I am not suggesting that the Fulani cattle rearers be denied an opportunity to make a living. They have every right to exist and do legitimate cattle business.

However, they have no right to displace other people from their legally-owned land or threaten the security of the states in which they do business.

It is dismaying for the Buhari administration to hide behind some weak governors to order preferential treatment to the President’s kinsmen.

If Buhari insists on Fulani-styled cattle settlements, Southern Nigerians should be smart to invert the advantage and apply for concessions in Sokoto, Katsina, Kebbi and every other state where the Fulanis have their ancestral land

. Southerners can turn the table against this abominable plan by the ruling government, and produce meat for all by modern techniques. It is time for competition to thrive
The suspension of the Ruga settlement plan does not go far enough. Ruga, the National Livestock Transformation Programme and other tricks aimed at settling the Fulani through the Southern hinterland by power of state should be cancelled outright.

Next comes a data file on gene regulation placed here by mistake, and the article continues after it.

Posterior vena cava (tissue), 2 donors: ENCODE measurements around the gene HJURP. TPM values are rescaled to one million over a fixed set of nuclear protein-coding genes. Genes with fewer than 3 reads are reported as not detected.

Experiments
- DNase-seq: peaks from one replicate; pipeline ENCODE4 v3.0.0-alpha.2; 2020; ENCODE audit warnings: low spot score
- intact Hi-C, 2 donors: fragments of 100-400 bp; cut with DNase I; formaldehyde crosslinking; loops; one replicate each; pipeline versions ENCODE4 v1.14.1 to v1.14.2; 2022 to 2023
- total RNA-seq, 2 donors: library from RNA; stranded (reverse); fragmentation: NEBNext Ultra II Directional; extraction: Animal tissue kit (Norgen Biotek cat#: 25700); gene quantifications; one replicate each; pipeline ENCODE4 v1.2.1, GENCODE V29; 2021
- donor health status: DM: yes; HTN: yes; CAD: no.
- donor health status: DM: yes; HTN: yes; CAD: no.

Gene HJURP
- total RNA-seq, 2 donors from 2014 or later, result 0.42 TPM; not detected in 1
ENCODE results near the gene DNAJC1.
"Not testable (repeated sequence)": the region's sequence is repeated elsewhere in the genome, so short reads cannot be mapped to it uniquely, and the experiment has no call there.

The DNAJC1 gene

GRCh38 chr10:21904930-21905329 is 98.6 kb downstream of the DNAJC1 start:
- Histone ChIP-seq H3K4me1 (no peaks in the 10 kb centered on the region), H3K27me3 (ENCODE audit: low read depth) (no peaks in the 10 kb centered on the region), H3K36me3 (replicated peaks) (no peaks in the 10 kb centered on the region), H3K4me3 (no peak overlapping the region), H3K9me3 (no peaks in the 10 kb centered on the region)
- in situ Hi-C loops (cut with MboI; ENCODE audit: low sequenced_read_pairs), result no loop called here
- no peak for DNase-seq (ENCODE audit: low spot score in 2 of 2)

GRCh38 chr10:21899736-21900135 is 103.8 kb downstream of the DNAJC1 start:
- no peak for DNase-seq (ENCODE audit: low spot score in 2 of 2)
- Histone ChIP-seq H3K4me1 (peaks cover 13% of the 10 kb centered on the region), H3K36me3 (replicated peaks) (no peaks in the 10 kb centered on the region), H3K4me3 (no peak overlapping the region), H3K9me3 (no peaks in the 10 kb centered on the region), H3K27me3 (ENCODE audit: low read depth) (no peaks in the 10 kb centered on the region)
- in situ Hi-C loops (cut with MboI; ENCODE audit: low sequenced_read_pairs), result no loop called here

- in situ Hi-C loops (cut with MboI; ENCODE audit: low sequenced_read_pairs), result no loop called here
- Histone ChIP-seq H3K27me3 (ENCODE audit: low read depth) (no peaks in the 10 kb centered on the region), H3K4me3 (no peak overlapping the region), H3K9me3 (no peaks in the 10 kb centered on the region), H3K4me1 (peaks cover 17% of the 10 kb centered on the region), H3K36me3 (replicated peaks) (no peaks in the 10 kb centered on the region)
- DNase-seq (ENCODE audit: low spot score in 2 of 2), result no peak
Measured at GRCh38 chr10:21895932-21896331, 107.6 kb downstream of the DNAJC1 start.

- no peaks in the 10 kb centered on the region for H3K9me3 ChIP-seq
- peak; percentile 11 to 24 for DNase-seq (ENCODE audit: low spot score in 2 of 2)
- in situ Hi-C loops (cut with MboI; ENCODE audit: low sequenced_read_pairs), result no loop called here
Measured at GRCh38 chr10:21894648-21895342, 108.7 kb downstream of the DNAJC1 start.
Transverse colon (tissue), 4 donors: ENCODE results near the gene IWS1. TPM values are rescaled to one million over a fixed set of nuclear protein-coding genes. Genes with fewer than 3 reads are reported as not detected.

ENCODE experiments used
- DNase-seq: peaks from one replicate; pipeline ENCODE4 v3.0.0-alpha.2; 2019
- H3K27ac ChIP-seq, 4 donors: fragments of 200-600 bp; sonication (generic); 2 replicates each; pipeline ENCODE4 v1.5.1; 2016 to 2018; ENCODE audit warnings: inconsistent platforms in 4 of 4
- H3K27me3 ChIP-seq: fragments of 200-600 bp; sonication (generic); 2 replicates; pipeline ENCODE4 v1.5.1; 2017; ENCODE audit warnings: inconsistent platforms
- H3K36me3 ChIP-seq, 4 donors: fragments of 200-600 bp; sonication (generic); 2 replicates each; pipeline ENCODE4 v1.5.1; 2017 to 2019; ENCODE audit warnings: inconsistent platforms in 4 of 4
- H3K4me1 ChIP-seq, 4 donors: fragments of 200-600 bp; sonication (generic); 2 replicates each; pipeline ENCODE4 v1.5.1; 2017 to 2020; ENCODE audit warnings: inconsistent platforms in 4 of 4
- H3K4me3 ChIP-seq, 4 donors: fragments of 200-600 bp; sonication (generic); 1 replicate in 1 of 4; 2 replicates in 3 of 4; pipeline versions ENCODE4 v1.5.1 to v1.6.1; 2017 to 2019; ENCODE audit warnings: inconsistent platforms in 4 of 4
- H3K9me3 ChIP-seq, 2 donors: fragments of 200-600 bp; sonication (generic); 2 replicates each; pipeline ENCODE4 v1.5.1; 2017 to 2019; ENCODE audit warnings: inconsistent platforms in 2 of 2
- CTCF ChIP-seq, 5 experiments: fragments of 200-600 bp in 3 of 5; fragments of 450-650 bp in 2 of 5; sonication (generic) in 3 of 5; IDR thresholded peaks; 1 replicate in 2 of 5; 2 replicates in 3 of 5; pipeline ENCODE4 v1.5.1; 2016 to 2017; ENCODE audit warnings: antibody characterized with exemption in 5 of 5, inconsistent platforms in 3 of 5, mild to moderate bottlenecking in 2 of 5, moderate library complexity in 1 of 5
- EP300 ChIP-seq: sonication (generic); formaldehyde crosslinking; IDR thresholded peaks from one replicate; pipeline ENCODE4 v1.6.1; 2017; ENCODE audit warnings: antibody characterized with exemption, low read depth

The function of government in any free society is to create the right environment for all citizens to engage in economic activities without discrimination.

Any Fulani who wants to engage in modern farming must buy or rent land at the discretion of their owners. Ruga is nothing but land robbery for the Fulanis. It is an obnoxious use of power by the Federal Government.

If Buhari insists on Fulani-styled cattle settlements, Southern Nigerians should be smart to invert the advantage and apply for concessions in Sokoto, Katsina, Kebbi and every other state where the Fulanis have their ancestral land.

Southerners can turn the table against this abominable plan by the ruling government, and produce meat for all by modern techniques. It is time for competition to thrive.

Wole Soyinka / Photo credit: Nigeriafilms.com